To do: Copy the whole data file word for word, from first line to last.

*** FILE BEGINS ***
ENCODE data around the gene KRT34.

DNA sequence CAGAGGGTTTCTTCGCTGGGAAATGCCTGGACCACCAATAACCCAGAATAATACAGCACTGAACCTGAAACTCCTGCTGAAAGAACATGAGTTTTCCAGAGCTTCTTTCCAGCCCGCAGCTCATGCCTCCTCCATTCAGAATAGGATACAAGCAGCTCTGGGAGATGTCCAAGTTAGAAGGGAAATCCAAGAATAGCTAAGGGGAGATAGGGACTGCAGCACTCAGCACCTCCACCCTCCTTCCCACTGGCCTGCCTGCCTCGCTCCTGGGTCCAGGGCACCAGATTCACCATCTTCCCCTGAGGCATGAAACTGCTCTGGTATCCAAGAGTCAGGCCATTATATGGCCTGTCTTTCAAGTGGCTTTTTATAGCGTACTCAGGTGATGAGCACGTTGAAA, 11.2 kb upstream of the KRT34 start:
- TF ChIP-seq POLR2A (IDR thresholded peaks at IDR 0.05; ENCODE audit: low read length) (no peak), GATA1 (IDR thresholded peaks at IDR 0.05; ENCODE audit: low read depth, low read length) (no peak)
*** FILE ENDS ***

ENCODE data around the gene KRT34.

DNA sequence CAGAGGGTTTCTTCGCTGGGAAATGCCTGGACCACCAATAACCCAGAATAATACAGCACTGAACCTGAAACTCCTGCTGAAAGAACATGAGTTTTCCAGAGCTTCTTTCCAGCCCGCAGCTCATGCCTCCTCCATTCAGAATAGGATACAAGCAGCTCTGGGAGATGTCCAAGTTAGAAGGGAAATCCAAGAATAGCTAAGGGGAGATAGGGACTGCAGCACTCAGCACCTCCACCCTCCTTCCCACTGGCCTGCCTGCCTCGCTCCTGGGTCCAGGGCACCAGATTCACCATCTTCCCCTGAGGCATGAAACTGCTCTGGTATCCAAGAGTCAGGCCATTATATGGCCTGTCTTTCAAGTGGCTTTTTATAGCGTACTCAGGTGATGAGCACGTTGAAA, 11.2 kb upstream of the KRT34 start:
- TF ChIP-seq POLR2A (IDR thresholded peaks at IDR 0.05; ENCODE audit: low read length) (no peak), GATA1 (IDR thresholded peaks at IDR 0.05; ENCODE audit: low read depth, low read length) (no peak)